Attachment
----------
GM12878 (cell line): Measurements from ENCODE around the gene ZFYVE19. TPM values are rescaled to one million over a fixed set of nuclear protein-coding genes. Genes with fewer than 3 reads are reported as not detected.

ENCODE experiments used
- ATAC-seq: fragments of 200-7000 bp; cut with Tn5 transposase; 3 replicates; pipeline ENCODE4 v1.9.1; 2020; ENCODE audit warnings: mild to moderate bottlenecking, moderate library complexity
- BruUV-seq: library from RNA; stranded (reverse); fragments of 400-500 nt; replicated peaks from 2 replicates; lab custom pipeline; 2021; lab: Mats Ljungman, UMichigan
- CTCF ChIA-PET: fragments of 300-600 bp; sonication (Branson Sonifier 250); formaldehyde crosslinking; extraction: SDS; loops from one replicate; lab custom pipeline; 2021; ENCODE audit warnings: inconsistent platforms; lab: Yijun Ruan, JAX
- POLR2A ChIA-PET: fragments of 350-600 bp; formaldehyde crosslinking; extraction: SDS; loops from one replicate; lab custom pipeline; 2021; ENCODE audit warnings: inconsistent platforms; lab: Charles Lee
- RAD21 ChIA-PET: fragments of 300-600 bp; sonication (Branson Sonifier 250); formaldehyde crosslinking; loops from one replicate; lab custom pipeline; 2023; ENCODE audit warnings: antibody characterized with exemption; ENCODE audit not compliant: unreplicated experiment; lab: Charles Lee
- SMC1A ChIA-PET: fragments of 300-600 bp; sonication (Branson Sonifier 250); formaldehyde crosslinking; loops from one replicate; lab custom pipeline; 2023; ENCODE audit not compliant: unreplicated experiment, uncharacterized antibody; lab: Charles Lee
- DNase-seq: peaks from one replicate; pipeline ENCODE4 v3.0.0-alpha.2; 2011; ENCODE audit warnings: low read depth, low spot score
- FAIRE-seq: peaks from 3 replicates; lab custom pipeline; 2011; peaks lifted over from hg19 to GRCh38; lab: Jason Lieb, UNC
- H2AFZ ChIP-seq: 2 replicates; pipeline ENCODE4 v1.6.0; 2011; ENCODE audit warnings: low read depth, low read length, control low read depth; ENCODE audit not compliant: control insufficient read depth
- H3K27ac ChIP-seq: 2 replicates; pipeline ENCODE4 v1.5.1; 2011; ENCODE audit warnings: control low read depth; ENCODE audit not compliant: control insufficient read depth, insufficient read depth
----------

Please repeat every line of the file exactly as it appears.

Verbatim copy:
GM12878 (cell line): Measurements from ENCODE around the gene ZFYVE19. TPM values are rescaled to one million over a fixed set of nuclear protein-coding genes. Genes with fewer than 3 reads are reported as not detected.

ENCODE experiments used
- ATAC-seq: fragments of 200-7000 bp; cut with Tn5 transposase; 3 replicates; pipeline ENCODE4 v1.9.1; 2020; ENCODE audit warnings: mild to moderate bottlenecking, moderate library complexity
- BruUV-seq: library from RNA; stranded (reverse); fragments of 400-500 nt; replicated peaks from 2 replicates; lab custom pipeline; 2021; lab: Mats Ljungman, UMichigan
- CTCF ChIA-PET: fragments of 300-600 bp; sonication (Branson Sonifier 250); formaldehyde crosslinking; extraction: SDS; loops from one replicate; lab custom pipeline; 2021; ENCODE audit warnings: inconsistent platforms; lab: Yijun Ruan, JAX
- POLR2A ChIA-PET: fragments of 350-600 bp; formaldehyde crosslinking; extraction: SDS; loops from one replicate; lab custom pipeline; 2021; ENCODE audit warnings: inconsistent platforms; lab: Charles Lee
- RAD21 ChIA-PET: fragments of 300-600 bp; sonication (Branson Sonifier 250); formaldehyde crosslinking; loops from one replicate; lab custom pipeline; 2023; ENCODE audit warnings: antibody characterized with exemption; ENCODE audit not compliant: unreplicated experiment; lab: Charles Lee
- SMC1A ChIA-PET: fragments of 300-600 bp; sonication (Branson Sonifier 250); formaldehyde crosslinking; loops from one replicate; lab custom pipeline; 2023; ENCODE audit not compliant: unreplicated experiment, uncharacterized antibody; lab: Charles Lee
- DNase-seq: peaks from one replicate; pipeline ENCODE4 v3.0.0-alpha.2; 2011; ENCODE audit warnings: low read depth, low spot score
- FAIRE-seq: peaks from 3 replicates; lab custom pipeline; 2011; peaks lifted over from hg19 to GRCh38; lab: Jason Lieb, UNC
- H2AFZ ChIP-seq: 2 replicates; pipeline ENCODE4 v1.6.0; 2011; ENCODE audit warnings: low read depth, low read length, control low read depth; ENCODE audit not compliant: control insufficient read depth
- H3K27ac ChIP-seq: 2 replicates; pipeline ENCODE4 v1.5.1; 2011; ENCODE audit warnings: control low read depth; ENCODE audit not compliant: control insufficient read depth, insufficient read depth